As careful readers of this blog know, I had wanted former Florida Governor Jeb Bush to enter the 2012 contest for the White House. Perhaps the Democrats would have run against him as the scion of the Bush dynasty.
He had been, however, a successful reform-minded governor of a major state, has withstood a fierce partisan challenge in 2002 and successfully reached out to Hispanic voters. Perhaps, Jeb had (at least politically) a lousy last name, but I feared, as Tucker Carlson and Neil Patel put it, in their election post-mortem, that Mitt Romney’s
. . . biography hurt him. During a cycle when voters remained angry at Wall Street, Romney bore the weight of a finance background. And because of his own history in Massachusetts, he could never effectively go after President Obama on Obamacare, the president’s biggest political weakness.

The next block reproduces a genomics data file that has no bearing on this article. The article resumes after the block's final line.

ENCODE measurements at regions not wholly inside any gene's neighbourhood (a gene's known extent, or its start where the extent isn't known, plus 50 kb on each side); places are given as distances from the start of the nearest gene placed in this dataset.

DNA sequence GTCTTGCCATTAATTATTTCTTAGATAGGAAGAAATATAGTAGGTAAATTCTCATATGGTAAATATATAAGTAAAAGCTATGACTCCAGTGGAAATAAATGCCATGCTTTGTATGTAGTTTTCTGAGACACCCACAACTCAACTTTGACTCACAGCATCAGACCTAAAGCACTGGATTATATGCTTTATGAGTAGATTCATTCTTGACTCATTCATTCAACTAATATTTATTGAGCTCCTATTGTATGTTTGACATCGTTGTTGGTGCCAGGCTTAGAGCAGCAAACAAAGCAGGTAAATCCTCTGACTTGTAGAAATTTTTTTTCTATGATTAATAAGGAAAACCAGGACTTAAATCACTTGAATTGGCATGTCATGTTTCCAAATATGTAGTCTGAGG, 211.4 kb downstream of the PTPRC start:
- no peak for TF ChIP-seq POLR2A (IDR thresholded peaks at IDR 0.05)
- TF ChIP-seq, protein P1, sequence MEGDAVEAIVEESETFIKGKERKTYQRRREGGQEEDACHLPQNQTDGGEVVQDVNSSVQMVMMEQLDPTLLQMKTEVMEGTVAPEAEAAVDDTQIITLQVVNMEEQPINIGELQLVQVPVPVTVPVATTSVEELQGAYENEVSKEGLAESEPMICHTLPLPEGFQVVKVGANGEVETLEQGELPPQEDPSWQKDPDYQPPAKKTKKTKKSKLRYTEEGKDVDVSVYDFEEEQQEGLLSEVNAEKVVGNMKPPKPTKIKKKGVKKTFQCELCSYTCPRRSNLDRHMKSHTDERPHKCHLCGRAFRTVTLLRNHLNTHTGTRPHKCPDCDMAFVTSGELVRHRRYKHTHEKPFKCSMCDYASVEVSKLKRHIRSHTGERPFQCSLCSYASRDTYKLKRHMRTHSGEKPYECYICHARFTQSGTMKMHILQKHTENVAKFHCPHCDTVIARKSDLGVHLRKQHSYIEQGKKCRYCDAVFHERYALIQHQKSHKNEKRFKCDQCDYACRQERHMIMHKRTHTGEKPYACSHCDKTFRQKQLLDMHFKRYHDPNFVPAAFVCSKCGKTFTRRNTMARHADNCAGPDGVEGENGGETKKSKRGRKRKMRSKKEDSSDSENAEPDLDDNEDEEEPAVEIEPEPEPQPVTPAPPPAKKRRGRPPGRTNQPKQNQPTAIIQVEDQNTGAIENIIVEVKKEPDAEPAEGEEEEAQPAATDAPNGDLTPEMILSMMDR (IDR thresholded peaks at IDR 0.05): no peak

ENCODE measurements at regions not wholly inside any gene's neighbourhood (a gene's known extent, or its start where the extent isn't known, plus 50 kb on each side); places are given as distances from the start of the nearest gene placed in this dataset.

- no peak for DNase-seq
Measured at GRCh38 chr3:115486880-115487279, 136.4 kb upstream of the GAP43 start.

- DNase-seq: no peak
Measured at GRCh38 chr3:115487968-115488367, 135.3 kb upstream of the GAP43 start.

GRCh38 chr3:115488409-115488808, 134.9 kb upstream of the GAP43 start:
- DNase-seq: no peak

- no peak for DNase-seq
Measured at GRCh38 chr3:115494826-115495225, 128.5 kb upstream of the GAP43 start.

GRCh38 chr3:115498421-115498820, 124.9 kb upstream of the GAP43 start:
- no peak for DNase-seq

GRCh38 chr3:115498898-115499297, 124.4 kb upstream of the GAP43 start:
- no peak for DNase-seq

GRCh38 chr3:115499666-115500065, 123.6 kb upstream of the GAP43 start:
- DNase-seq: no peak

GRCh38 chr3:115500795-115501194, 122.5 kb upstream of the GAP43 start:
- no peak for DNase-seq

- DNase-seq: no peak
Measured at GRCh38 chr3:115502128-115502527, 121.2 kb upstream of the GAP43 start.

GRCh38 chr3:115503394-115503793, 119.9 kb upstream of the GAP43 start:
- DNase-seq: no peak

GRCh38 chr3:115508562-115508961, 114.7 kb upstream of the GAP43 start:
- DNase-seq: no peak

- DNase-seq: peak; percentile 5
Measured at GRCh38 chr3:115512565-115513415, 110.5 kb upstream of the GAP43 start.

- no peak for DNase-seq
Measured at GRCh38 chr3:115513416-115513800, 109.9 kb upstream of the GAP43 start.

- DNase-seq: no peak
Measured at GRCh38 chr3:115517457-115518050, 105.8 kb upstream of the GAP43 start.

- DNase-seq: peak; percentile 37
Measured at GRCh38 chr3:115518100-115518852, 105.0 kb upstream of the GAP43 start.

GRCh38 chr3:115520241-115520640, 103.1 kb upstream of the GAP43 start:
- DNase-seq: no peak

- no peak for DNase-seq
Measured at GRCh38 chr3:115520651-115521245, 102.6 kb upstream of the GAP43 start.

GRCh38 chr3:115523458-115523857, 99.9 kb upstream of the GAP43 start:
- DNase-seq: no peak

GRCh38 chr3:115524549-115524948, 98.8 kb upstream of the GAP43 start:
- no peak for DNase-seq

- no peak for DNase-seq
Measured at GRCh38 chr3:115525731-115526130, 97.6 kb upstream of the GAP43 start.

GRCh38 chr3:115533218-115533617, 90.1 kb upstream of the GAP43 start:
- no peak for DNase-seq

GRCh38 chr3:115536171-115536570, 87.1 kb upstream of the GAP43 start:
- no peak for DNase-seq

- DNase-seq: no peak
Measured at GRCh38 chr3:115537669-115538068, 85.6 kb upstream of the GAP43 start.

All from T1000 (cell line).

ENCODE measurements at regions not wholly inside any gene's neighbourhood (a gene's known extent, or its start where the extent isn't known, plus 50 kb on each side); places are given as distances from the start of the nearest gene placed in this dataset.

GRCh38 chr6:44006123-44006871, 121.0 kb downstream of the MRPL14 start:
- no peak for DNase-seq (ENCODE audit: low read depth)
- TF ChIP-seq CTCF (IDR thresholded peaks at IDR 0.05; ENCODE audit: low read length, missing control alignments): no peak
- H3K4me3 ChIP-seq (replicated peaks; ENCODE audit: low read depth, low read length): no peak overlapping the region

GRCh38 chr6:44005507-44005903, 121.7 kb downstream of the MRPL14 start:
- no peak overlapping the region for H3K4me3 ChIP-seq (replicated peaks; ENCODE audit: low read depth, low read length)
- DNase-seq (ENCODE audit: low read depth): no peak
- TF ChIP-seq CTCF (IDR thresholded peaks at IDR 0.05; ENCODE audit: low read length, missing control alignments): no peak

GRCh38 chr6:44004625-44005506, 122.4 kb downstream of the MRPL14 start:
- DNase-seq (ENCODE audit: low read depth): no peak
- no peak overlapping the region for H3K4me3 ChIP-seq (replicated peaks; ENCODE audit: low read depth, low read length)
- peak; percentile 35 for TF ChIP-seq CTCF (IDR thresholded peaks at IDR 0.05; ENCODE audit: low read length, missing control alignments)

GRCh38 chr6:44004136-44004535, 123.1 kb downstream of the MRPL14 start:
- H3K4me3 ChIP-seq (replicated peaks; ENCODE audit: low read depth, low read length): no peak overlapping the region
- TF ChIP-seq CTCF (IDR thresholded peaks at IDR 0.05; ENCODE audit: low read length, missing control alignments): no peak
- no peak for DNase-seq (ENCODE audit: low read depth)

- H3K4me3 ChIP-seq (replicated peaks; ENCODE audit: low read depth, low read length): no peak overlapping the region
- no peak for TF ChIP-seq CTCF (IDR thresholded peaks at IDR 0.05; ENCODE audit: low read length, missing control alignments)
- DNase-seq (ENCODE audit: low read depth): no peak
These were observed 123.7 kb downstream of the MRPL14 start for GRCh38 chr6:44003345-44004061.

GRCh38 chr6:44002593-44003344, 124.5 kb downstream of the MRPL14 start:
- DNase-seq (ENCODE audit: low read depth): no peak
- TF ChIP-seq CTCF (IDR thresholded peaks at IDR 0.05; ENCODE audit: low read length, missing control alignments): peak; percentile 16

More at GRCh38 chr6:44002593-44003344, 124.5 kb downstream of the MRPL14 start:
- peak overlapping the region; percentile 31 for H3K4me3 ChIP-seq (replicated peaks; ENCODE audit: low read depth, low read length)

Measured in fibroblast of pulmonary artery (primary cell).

None of this was ever a secret, but the Republicans nominated Romney anyway. They had no choice. The alternatives were unacceptable.
Exactly. The remaining alternatives all carried more baggage that Mitt did. Democrats were able to define him as a out-of-touch plutocrat rather than a real reformer. (And I do wonder if some Republicans stayed home because they didn’t think the man who signed Romneycare into law was committed to repealing Obamacare.)
Anyway, Carlson and Patel wrote a great piece–one that I highly recommend. They help define what kind of candidates Republicans need to nominate if they are to win elections.
We need, as they put it, “genuine conservatives . . . with political skills, policy smarts and impressive resumes in order to get elected.” Fortunately, it seems, the two freshman Republican Senators are cut from that cloth.
May we see more of their like in 2014.